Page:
Nobody is perfect, and employees are no exception to the rule, but it can be hard to identify when you need to intervene. Previous jobs can cultivate bad habits that aren’t always easy to remedy and under-performers may actually be craving extra responsibility.
Here are three easy points that can help employers get the most out of their employees.
Give proper training
When an employee starts at your company it is important to give them proper training in the way your company works. Most companies are particular about their ethos. Letting new employees know what makes your business different, and thus your new hires, allows them to feel part of the team and to know what is expected of them.
If your employee has been with you a while but is continuing to show a bad habit that slows down productivity or creates a bad office atmosphere giving them relevant training may be the best answer.
Smaller investments in training can go a long way, for example subscribing to an online learning platform like Lynda. By putting money towards employees professional development you’re not only helping them gain relevant skills, but showing your investment in their career.
Lead by example
If you’re demonstrating bad managerial or coaching habits then you cannot expect to help employees with their bad work habits. If you are leading a team you have to be self critical of your own performance to ensure you are delivering the best example.
Analyzing your own managerial habits can help your employees to change theirs. It’s important to ask your employees questions about the issue that is causing bad habits, rather than directly lecturing them. Find the root of the issue and deal with that, rather than telling them to simply change. As with any problem, understanding the cause makes it much easier to solve in the long term, rather than putting a band-aid on it.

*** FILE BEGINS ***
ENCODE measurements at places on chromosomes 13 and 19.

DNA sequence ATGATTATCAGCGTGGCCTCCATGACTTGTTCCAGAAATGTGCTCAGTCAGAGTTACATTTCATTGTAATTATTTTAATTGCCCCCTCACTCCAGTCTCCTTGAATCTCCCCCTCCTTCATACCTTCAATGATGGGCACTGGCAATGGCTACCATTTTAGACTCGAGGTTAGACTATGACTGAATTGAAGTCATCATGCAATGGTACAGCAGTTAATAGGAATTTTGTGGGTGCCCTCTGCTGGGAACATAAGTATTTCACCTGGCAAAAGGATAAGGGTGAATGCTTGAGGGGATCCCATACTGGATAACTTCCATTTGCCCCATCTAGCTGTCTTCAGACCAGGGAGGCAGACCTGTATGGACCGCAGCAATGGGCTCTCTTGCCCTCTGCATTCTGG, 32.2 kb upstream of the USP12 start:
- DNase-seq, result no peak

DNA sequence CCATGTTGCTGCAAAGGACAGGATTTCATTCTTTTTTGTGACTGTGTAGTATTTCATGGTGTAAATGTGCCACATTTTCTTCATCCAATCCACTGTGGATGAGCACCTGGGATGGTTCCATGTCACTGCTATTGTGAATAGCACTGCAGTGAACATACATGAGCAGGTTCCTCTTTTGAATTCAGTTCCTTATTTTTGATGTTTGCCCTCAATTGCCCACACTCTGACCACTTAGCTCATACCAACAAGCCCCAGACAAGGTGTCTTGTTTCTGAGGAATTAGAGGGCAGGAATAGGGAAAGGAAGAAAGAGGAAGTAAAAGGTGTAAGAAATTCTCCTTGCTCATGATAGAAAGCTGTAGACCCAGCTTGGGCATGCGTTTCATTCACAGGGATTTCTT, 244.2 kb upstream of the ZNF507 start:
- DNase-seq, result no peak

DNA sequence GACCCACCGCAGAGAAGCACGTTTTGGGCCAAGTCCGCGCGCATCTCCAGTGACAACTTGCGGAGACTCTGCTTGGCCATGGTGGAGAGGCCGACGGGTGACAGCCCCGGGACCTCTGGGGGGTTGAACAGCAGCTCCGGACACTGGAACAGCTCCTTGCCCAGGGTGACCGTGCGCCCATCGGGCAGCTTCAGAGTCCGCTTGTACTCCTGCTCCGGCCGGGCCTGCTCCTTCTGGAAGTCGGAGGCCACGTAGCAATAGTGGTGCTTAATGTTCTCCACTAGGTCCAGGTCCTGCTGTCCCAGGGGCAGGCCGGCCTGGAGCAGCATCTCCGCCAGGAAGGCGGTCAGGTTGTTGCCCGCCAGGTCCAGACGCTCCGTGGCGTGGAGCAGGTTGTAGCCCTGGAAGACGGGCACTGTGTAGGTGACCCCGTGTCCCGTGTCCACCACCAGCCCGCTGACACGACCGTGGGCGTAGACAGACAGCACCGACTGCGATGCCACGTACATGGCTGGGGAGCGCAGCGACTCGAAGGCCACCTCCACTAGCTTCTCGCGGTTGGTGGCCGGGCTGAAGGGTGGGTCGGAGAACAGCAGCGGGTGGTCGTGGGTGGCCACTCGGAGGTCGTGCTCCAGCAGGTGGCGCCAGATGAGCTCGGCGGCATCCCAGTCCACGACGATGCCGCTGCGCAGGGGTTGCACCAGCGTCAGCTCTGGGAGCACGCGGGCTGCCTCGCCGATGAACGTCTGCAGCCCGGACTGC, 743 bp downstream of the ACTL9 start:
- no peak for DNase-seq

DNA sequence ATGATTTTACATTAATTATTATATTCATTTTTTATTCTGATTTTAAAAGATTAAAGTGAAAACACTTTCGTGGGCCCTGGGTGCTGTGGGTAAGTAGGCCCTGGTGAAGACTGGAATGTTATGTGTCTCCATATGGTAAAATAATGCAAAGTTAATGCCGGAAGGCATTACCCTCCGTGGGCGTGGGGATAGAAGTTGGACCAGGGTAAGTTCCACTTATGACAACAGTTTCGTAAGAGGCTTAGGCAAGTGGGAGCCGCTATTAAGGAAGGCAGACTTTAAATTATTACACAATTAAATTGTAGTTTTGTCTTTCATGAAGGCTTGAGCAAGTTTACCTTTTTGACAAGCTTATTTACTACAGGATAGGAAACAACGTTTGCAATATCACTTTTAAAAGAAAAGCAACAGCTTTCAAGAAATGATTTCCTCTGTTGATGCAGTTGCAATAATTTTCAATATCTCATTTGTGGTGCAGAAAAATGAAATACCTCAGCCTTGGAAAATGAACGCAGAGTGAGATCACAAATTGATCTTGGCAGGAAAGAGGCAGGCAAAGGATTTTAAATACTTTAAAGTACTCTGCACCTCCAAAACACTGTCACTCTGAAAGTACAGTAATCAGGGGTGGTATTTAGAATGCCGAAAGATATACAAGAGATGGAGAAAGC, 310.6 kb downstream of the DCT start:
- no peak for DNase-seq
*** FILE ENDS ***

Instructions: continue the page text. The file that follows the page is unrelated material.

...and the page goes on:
Maintain a positive working environment
Employees are far more likely to respond to feedback if a positive environment has been maintained. This can come in the form of the ‘softening’ effect of a smiley face in an email to allowing your employees autonomy to show trust.
A happy workplace will put employees more in the mood to please, making them far more likely to engage in changing bad habits when notified of them. Demonstrating trust in employees can be a huge factor in this. Showing you trust them to work to the best of their ability can help them regain motivation and allow you to guide them into developing habits of best practice rather than bad ones.